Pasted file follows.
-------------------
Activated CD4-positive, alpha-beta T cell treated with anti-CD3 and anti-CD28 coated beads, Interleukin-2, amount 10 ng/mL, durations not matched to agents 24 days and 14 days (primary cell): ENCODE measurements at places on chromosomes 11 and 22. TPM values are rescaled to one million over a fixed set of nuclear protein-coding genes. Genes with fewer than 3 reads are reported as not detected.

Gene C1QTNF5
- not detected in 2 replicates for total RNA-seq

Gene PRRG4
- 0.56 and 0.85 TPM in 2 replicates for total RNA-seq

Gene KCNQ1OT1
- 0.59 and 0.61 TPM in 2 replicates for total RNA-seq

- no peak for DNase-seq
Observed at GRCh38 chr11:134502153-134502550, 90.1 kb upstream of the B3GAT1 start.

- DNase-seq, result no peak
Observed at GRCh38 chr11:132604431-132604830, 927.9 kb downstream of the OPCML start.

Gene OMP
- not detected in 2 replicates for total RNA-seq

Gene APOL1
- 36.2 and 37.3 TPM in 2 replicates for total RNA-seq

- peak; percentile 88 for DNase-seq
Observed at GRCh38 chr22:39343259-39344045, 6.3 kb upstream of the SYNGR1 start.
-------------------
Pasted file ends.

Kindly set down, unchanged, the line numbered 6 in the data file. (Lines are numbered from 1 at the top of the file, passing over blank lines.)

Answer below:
Gene KCNQ1OT1